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Stephen Strasburg and Bryce Harper will be front-and-center at the All-Star Game.
Really, though, the Nationals' representative -- and it's almost always been one representative -- traditionally has sat on the sidelines and watched as the spotlight shined on plenty of other players from other, more-popular franchises.
That all changes today, because when the doors at Arrowhead Stadium swing open to media members looking to interview members of the National League All-Star team, a crowd will immediately assemble in whichever corner of the conference room officials decide to designate for the Nationals' delegation.
In a roomful of big names and big personalities, there may be no tandem of teammates more sought out than Stephen Strasburg and Bryce Harper, each a first-time All-Star. Throw in the loquacious and effervescent Gio Gonzalez, making his second appearance in the Midsummer Classic, and the Nationals have suddenly gone from afterthought to center of attention on baseball's biggest stage.
Thus will kick off the Nationals' 48-hour national coming-out party, a chance for the rest of the sporting world to see what fans and media in D.C. have seen for three months: a first-place club that not only boasts talent but also boasts legitimate star power.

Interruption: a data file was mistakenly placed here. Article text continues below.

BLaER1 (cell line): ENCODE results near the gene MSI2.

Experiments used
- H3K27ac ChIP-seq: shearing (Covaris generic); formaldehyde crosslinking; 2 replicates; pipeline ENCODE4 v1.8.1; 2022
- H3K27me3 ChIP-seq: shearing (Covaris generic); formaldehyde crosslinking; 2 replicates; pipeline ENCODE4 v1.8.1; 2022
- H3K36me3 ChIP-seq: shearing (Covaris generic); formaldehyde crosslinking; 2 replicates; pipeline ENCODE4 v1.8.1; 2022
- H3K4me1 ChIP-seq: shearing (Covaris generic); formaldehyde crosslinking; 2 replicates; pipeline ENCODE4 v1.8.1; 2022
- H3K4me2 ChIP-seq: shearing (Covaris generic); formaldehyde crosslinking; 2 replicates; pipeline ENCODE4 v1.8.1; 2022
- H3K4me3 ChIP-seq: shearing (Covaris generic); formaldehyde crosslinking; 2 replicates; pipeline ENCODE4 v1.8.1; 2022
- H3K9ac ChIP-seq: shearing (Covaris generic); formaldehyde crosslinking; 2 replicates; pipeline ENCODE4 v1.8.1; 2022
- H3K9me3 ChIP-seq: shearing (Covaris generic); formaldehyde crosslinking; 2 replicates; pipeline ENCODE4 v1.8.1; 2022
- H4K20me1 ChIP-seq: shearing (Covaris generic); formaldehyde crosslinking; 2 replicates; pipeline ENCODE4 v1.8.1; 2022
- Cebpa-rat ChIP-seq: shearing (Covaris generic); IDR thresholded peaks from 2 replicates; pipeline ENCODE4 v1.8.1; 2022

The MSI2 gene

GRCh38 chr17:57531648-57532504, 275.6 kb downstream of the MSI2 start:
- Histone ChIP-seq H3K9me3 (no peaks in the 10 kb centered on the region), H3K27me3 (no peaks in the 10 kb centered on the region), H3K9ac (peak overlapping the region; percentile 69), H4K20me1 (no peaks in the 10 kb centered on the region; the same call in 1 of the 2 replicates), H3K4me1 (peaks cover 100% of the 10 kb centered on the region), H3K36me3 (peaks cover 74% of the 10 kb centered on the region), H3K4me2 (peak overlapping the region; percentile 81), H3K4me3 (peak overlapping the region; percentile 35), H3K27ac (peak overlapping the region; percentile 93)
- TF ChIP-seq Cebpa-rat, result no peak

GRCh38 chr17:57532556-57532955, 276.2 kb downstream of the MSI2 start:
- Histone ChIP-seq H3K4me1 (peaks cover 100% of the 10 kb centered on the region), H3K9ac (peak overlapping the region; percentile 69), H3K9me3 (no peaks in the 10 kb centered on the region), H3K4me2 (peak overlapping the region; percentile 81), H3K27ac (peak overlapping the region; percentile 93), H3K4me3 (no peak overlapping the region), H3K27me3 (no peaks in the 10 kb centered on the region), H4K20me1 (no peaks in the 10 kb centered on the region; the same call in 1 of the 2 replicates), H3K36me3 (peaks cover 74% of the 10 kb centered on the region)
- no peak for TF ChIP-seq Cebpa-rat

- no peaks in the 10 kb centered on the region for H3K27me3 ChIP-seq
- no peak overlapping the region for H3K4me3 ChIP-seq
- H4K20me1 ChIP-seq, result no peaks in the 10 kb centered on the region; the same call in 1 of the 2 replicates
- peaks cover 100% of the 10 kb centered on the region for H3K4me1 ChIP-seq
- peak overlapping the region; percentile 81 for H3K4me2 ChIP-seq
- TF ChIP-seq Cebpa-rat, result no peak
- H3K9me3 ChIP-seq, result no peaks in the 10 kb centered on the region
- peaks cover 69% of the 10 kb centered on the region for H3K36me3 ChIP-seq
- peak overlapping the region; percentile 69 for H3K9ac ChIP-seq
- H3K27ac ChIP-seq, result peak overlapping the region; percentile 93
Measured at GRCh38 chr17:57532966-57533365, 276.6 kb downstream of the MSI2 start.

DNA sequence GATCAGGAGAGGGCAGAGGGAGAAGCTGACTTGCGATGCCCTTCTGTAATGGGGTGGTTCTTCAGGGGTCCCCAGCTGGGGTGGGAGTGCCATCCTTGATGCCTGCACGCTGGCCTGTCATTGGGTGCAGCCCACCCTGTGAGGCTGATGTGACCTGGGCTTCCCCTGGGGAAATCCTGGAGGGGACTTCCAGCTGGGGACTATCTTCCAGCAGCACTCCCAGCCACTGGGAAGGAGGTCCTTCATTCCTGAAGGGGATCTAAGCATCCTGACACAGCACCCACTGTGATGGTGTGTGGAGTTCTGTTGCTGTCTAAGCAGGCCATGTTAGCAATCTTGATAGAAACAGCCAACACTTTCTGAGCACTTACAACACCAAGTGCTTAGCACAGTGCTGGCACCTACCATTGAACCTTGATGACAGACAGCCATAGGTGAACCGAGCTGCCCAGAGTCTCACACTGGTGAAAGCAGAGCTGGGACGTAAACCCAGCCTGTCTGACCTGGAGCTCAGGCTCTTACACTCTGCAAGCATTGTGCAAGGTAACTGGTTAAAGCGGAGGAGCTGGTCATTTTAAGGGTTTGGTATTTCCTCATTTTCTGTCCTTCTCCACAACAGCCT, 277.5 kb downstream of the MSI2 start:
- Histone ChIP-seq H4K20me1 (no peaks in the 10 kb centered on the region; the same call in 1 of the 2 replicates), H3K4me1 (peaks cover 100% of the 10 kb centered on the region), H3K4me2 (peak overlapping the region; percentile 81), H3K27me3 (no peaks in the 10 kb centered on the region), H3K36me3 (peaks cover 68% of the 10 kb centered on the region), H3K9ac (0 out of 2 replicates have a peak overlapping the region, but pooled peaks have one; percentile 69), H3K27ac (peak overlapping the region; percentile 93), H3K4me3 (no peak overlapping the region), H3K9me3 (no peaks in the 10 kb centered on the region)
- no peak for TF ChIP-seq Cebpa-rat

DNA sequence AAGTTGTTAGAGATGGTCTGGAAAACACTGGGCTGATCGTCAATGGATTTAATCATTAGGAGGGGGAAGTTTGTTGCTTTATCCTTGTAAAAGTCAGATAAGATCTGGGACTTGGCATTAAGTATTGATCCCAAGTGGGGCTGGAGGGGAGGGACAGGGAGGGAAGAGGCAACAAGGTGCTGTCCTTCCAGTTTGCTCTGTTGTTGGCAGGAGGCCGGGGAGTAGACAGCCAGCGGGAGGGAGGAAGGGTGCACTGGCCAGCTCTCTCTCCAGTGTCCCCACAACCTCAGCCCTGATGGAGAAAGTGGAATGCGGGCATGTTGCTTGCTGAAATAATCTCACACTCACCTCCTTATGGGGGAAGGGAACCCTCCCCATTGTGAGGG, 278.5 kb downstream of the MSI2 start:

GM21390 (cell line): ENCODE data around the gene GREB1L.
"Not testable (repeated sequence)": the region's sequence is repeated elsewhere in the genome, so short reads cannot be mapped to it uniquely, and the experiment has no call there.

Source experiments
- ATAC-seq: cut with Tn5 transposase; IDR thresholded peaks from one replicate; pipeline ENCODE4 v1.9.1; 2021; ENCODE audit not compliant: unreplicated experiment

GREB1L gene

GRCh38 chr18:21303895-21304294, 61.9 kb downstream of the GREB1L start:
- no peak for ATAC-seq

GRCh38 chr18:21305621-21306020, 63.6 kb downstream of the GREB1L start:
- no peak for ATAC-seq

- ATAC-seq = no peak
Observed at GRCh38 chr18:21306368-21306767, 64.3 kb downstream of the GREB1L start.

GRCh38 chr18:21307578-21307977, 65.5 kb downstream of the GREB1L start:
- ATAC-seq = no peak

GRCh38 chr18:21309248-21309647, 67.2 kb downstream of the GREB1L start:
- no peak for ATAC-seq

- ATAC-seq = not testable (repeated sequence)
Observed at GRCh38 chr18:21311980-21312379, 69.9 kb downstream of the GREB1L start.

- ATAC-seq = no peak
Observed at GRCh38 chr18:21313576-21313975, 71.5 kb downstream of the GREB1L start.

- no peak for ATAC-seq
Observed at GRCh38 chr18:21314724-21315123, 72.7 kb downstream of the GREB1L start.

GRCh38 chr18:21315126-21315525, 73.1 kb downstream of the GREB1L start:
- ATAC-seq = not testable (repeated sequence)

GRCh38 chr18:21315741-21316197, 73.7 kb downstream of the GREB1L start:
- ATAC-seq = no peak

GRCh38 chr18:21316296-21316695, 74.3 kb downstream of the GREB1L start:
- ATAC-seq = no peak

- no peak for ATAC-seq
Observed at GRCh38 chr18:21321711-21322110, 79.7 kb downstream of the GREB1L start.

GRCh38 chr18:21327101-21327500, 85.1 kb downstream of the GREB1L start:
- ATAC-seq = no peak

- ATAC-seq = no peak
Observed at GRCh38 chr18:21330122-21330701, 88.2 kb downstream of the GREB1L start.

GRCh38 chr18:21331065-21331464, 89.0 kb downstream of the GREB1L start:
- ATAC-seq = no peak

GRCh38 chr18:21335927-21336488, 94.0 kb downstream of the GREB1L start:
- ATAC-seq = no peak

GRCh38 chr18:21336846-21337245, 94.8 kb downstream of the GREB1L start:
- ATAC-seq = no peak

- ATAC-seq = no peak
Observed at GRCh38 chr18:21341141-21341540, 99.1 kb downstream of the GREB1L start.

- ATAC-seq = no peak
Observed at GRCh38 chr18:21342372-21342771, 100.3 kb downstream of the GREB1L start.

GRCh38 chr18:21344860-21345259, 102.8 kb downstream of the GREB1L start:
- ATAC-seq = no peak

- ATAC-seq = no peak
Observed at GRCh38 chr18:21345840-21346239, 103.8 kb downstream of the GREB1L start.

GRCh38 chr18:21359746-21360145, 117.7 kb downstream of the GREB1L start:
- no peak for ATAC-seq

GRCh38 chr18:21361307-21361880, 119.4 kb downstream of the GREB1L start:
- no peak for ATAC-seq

This marks the first time since their inaugural 2005 season in which the Nationals have sent more than one player to the All-Star Game. And they'll actually be able to claim four roster members as All-Stars, with shortstop Ian Desmond selected to the team but unable to attend due to a lingering oblique injury that requires significant daily treatment.
Who figures to draw a bigger crowd, Strasburg or Harper? The safe bet is on the 19-year-old, the youngest position player ever to be named an All-Star, who also happens to be comfortable in front of cameras and microphones.
Harper didn't expect to be here. He'd already made plans to fly home to Las Vegas following yesterday's first-half finale, only to find out he would be replacing injured Marlins outfielder Giancarlo Stanton on the All-Star roster.
Strasburg will draw a sizable crowd himself, though most reporters will be disappointed by the 23-year-old right-hander's lack of charisma and ability to offer up sound bites on cue.
If anything, the most entertaining player wearing Nats gear will probably be Gonzalez, who loves nothing more than to talk up his teammates and has perfected the art of turning a question about his own accomplishments into reason to brag about someone else on the club.
No matter who says what, or who draws however many reporters to his table, the Nationals will be among baseball's most-discussed franchises these next two days. People will talk about Strasburg's innings limit and Harper's contributions at such a young age. They'll talk about the important roles Gonzalez and Desmond have played in leading this team to the best record in the NL. And they'll talk about this club's chances not only of making the postseason but of making a deep run through the postseason.
Better get used to it now, folks, because this is going to become the norm. The Nationals no longer operate out of the spotlight. They are smack dab in the middle of it all, a franchise that has finally arrived and can't wait to show off its prized performers over the next two days.